When you power on a computer, it goes through a “boot up” process– a term that comes from the word “bootstrap.” Here’s what’s happening in the background—whether you’re using a Windows PC, Mac, or Linux system.
The Hardware Powers On
When you press the power button, the computer supplies power to its components—the motherboard, CPU, hard disks, solid state drives, graphics processors, and everything else in the computer.
The piece of hardware that supplies power is known as the “power supply.” Inside a typical desktop PC, it looks like a box at the corner of the case (the yellow thing in the picture above), and it’s where you connect the AC power cord.
The CPU Loads the UEFI or BIOS
Now that it has electricity, the CPU initializes itself and looks for a small program that is typically stored in a chip on the motherboard.
In the past, the PC loaded something called a BIOS (Basic Input/Output System.) On modern PCs, the CPU loads UEFI (Unified Extensible Firmware Interface) firmware instead. This is a modern replacement for the old-style BIOS. But, to make it extra confusing, some PC manufacturers still call their UEFI software “BIOS” anyway.
RELATED: What Is UEFI, and How Is It Different from BIOS?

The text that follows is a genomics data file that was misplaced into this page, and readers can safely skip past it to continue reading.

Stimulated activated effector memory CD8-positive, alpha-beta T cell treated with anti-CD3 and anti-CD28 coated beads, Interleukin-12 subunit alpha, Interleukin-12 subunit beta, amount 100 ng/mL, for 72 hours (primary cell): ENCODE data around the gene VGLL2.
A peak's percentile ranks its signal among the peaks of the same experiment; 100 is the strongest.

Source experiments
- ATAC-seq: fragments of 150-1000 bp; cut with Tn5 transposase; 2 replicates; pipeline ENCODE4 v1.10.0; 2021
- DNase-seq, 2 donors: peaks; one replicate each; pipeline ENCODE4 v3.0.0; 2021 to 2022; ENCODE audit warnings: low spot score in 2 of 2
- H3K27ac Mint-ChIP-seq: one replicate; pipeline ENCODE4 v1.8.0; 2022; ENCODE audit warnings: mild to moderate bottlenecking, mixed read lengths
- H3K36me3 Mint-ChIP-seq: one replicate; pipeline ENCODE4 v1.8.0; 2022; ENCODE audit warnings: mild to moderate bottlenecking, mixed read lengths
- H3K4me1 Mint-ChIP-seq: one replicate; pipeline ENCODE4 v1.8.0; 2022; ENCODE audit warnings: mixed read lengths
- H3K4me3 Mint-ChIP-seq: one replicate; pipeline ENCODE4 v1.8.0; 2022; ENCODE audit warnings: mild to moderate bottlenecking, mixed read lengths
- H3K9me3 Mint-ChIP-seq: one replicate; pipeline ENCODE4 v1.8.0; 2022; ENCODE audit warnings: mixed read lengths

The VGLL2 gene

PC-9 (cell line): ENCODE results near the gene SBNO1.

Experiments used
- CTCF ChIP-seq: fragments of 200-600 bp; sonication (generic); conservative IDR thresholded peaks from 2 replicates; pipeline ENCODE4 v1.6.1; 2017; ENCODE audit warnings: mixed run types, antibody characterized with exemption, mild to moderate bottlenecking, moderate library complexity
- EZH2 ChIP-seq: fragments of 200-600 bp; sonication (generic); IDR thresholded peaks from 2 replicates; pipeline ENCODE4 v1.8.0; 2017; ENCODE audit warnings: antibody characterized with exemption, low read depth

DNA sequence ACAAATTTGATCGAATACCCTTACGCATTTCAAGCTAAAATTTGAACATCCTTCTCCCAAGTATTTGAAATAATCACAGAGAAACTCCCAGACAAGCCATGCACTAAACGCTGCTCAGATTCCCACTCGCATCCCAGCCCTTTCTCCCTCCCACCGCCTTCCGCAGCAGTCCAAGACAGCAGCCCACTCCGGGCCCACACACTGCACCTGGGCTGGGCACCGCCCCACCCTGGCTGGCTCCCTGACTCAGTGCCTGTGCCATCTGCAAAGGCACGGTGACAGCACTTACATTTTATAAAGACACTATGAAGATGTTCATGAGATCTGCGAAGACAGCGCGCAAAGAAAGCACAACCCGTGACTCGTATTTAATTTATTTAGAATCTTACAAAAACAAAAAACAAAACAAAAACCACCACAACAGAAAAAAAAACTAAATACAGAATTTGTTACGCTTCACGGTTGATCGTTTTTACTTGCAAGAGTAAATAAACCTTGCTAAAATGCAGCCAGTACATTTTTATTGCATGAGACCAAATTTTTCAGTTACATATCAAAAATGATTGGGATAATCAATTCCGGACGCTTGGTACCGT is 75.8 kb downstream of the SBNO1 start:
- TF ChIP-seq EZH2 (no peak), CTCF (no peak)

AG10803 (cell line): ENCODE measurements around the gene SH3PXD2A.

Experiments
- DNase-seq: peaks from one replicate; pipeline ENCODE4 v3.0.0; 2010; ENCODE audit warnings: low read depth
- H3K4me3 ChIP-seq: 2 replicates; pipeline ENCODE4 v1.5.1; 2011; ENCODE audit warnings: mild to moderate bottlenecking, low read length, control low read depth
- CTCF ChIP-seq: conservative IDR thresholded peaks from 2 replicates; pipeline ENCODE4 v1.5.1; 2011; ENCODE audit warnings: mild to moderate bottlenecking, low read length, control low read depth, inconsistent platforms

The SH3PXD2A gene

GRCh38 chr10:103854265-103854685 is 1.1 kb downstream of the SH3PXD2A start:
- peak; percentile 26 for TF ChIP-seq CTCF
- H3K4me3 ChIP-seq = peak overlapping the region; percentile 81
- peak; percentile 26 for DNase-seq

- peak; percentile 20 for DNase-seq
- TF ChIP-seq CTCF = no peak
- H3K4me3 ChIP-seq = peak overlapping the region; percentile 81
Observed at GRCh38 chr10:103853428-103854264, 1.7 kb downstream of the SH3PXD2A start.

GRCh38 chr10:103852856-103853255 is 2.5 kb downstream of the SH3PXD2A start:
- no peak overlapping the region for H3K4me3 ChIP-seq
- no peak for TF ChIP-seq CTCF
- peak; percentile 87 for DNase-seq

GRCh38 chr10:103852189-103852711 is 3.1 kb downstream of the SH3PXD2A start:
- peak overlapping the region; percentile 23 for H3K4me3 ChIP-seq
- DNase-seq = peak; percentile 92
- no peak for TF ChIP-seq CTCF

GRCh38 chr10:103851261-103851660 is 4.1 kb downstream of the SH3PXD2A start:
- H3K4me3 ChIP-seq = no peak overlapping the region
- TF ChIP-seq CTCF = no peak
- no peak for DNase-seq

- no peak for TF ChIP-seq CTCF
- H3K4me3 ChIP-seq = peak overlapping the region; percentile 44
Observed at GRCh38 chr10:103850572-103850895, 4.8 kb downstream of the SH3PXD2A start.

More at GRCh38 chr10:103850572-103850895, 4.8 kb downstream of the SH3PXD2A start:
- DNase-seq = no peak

The UEFI or BIOS Tests and Initializes Hardware
The BIOS or UEFI firmware loads configuration settings from a special place on the motherboard—traditionally, this was in memory backed up by a CMOS battery. If you change some low-level settings in your BIOS or UEFI settings screen, this is where your custom settings are stored.
The CPU runs the UEFI or BIOS, which tests and initializes your system’s hardware—including the CPU itself. For example, if your computer doesn’t have any RAM, it will beep and show you an error, stopping the boot process. This is known as the POST (Power On Self Test) process.
You may see the PC manufacturer’s logo appear on your screen during this process, and you can often press a button to access your BIOS or UEFI settings screen from here. However, many modern PCs fly through this process so fast that they don’t bother displaying a logo and require accessing their UEFI setting screen from the Windows Boot Options menu.
UEFI can do a lot more than just initialize hardware; it’s really a tiny operating system. For example, Intel CPUs have the Intel Management Engine. This provides a variety of features, including powering Intel’s Active Management Technology, which allows for remote management of business PCs.
The UEFI or BIOS Hands Off to a Boot Device
After it’s done testing and initializing your hardware, the UEFI or BIOS will hand off responsibility for booting your PC to your operating system’s boot loader.
The UEFI or BIOS looks for a “boot device” to boot your operating system from. This is usually your computer’s hard disk or solid-state drive, but may also be a CD, DVD, USB drive, or network location. The boot device is configurable from within the UEFI or BIOS setup screen. If you have multiple boot devices, the UEFI or BIOS attempts to hand off the startup process to them in the order they’re listed. So, for example, if you have a bootable DVD in your optical drive, the system might try starting from that before it tries starting from your hard drive.